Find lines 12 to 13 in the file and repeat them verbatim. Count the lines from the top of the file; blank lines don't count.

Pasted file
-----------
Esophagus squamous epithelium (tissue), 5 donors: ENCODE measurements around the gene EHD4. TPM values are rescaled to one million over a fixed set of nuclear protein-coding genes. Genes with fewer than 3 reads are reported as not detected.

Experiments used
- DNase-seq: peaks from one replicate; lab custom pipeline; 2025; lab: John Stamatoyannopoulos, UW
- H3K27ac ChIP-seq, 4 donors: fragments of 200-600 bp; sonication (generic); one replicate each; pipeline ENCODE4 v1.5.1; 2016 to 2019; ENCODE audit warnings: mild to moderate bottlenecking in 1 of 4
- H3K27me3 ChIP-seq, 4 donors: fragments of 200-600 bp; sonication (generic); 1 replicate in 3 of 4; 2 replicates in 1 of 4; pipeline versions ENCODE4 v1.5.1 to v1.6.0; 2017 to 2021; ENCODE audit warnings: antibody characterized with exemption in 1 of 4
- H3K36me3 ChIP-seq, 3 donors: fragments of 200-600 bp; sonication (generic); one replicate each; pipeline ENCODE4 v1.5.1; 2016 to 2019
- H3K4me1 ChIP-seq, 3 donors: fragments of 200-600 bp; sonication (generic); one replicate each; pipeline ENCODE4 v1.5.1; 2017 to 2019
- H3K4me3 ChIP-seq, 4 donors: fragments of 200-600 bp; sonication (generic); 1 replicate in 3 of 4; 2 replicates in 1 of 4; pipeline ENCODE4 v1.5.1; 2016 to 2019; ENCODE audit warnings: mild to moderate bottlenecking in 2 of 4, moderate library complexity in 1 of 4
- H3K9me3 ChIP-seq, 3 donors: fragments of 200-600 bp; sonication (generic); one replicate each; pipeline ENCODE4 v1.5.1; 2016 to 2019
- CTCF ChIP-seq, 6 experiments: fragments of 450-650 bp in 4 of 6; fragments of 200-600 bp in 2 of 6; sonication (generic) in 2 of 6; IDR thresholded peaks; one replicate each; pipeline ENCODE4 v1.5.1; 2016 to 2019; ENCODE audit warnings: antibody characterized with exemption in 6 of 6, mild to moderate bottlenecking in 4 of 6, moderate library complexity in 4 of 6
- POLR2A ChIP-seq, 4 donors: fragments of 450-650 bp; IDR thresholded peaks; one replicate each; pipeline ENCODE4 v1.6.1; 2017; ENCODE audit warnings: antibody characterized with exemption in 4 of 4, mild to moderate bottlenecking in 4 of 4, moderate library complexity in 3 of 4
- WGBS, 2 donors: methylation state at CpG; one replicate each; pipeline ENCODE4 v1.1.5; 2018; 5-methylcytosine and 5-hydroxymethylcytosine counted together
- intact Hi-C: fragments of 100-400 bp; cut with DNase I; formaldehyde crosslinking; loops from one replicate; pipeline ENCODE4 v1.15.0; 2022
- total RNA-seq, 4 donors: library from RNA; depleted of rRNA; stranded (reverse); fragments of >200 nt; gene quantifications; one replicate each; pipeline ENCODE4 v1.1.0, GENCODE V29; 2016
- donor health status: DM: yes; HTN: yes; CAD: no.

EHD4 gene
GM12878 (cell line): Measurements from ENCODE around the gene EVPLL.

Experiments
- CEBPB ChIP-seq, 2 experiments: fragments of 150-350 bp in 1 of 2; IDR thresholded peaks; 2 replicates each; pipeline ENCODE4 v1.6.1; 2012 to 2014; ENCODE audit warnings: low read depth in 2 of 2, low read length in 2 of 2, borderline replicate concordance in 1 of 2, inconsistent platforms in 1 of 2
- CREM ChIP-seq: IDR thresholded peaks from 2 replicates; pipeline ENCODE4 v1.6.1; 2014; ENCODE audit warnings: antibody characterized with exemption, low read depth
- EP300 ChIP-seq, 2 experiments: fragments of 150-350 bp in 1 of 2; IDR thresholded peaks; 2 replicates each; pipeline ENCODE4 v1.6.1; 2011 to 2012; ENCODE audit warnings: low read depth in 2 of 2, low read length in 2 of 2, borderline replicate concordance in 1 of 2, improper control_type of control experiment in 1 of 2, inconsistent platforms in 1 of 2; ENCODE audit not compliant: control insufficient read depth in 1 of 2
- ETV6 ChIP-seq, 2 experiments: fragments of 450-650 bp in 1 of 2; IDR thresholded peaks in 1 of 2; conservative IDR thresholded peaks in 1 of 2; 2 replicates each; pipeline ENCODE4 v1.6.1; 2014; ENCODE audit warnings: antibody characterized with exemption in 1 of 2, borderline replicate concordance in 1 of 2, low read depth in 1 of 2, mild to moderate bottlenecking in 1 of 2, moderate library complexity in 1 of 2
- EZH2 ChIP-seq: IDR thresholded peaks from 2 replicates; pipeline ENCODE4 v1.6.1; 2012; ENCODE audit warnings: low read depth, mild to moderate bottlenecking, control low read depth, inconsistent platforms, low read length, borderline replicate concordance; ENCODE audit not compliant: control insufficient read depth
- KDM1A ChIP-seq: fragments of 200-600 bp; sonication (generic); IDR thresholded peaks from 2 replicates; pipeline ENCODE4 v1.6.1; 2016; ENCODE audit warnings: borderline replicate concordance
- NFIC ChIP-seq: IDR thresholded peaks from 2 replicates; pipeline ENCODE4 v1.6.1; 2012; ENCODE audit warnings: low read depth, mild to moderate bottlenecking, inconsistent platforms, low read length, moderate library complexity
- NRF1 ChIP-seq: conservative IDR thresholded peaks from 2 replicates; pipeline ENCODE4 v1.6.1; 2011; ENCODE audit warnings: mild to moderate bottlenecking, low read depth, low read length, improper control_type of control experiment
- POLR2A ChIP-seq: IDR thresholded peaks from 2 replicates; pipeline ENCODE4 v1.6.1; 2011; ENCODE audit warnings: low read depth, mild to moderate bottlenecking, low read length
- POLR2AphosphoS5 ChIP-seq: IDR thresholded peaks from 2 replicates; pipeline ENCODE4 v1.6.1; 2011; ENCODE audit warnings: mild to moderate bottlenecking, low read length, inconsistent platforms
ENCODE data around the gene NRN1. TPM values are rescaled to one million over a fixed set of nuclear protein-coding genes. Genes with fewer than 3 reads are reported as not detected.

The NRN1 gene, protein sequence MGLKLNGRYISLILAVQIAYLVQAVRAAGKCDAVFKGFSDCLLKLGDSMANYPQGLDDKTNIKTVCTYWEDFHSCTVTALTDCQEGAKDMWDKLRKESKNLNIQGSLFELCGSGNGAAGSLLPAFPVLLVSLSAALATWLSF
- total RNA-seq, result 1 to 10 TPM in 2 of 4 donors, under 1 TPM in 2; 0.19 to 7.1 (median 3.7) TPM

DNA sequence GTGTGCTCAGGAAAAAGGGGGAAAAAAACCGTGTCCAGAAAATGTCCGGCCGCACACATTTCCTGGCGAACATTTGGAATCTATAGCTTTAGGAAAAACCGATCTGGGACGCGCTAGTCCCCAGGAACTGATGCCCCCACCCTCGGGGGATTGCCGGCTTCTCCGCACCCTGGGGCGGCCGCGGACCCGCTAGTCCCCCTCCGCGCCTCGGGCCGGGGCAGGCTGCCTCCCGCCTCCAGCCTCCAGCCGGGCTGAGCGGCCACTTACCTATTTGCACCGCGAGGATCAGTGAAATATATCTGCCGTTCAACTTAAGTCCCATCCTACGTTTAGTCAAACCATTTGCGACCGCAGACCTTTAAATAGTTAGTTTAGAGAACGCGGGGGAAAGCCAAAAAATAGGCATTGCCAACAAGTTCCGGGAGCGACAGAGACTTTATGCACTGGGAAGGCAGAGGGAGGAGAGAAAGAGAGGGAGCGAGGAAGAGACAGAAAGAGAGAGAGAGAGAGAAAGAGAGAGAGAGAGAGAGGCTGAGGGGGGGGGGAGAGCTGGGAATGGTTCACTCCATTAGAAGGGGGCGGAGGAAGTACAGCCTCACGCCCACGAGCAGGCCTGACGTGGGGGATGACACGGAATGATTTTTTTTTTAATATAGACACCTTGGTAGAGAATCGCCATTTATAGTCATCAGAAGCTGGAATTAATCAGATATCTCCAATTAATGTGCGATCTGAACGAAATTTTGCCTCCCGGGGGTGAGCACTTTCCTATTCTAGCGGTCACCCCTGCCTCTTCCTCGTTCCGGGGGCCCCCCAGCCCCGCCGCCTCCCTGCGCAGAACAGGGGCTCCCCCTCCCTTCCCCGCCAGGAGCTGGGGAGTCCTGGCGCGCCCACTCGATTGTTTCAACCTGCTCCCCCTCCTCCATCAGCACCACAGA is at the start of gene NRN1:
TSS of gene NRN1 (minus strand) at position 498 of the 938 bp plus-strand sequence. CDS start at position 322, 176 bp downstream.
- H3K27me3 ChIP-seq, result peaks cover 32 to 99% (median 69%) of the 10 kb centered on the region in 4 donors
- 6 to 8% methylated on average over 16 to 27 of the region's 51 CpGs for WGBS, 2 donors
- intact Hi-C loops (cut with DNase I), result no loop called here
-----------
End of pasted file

- WGBS, 2 donors: methylation state at CpG; one replicate each; pipeline ENCODE4 v1.1.5; 2018; 5-methylcytosine and 5-hydroxymethylcytosine counted together
- intact Hi-C: fragments of 100-400 bp; cut with DNase I; formaldehyde crosslinking; loops from one replicate; pipeline ENCODE4 v1.15.0; 2022